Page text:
I apologise for the inexact nature of this recipe. I was simply experimenting and came up with this without ever having made the original Japanese style soup recipe. Next time I am going to try it with some small fried tofu cubes.

This recipe is very simple, delicious, and takes little time to make. I recommend as an appetiser or as an afternoon snack, or even breakfast.



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Spring Rolls

I stared at my fairly empty website for a few moments, deliberating. I would very much enjoy stocking my page with restaurant reviews, both scathing and gracious – but alas, reviews of local restaurants are entirely irrelevant to anyone beyond a fifteen mile radius of the given eatery.

Then I remembered: spring rolls.

Let me explain. A few nights ago, my wife and I travelled north along Lake Michigan to my parents home. What stood in their kitchen, lying in wait to be sliced, sauteed, baked, fried, etc., was a bountiful harvest from the local farmer’s market. I was initially frustrated and confused about what I should create from this multitude of home-grown edible crops, but we finally threw together a light watermelon gazpacho (made with a billion dollar bag of Xanthan gum), thai tofu spring rolls, some marinated eggplant with peppers and onions, and finally some blackened catfish with basil and sweet corn cream sauce.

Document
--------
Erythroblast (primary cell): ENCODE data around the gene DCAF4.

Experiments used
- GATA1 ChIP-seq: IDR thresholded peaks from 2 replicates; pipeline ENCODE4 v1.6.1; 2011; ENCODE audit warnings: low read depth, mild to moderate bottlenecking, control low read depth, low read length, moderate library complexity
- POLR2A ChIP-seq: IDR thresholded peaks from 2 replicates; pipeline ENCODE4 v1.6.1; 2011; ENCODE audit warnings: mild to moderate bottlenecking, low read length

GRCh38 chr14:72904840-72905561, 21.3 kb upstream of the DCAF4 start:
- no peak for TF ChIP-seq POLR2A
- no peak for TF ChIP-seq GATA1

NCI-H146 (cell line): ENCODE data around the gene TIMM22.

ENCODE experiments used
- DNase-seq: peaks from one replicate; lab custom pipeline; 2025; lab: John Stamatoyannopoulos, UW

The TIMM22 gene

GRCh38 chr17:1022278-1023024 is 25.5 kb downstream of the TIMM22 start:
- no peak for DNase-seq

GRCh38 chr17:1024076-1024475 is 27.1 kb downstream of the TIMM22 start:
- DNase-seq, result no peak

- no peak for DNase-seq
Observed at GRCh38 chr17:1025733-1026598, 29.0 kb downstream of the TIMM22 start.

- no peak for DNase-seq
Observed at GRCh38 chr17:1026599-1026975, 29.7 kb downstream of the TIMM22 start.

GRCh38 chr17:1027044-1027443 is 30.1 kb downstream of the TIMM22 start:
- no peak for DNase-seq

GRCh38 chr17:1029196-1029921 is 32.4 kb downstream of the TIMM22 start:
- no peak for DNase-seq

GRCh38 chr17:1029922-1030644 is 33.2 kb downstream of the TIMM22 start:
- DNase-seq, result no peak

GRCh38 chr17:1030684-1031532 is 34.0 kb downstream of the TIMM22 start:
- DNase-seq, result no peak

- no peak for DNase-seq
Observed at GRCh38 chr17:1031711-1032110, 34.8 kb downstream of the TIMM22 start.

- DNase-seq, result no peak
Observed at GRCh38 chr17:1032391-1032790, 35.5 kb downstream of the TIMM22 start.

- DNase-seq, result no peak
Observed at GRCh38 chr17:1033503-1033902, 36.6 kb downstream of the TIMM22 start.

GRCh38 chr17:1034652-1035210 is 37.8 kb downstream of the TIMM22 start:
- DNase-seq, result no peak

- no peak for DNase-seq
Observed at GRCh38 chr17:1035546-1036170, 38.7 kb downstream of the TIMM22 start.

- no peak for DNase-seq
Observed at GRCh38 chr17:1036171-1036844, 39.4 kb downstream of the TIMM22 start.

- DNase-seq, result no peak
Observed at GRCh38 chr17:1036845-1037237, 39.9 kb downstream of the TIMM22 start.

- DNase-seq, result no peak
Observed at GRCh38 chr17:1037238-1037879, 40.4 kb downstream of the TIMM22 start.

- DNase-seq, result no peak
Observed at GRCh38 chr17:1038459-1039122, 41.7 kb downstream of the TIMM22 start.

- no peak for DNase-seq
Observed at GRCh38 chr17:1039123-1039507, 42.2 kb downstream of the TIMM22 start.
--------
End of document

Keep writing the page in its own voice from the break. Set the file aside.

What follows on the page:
But as this entry is titled ‘spring rolls,’ it is clear that I must now move on to the main point, which is, of course, ice cream.

My parents had some of those rice based spring roll wrappers laying around so my wife and I resolved to recreate our favorite thai appetizer. I would like to therefore, out of the kindness of my culinarily adventerous and incorigible heart, spread the gospel of easy asian appetizers across the land, like Johnny Appleseed or Jesus. Just think about that one for a moment. It may or may not make sense in a few decades.

Because we’re cheap/we didn’t have any access to freshly captured, innocent little delicious tiger shrimp we settled for tofu as the backbone and protein for our springrolls. Here’s how its done:

1. Shred copious amounts of carrots
2. Chiffonade or finely chop into strips copious amounts of lettuce (whatever kind of lettuce you have available, or, if you prefer, indulge yourself with a bit of lollo rosso, cress, whatever floats your boat).
3. Once you have the veg prepped, take some oil – wok oil, sesame oil, vegetable oil, olive oil, white truffle oil, whatever kind of oil (other than the kind used for making gasoline or greasing engines) and fry up the tofu with a little fresh ground pepper and rock salt. Remember to use a towel and slight from your hand to press the water out of the tofu before frying. I typically use firm tofu as it tends to hold its originally intended form during the cooking process. I also recommend slicing the tofu into long, thin rectangles to fit the shape of the cylindrical spring roll. Throw the tofu on some paper towel post-fry to drain the oil.